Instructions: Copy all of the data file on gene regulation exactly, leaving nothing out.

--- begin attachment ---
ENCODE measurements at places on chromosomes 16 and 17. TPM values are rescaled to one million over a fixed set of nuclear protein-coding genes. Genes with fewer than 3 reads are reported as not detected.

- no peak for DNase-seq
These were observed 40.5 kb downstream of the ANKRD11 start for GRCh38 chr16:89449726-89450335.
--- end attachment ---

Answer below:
ENCODE measurements at places on chromosomes 16 and 17. TPM values are rescaled to one million over a fixed set of nuclear protein-coding genes. Genes with fewer than 3 reads are reported as not detected.

- no peak for DNase-seq
These were observed 40.5 kb downstream of the ANKRD11 start for GRCh38 chr16:89449726-89450335.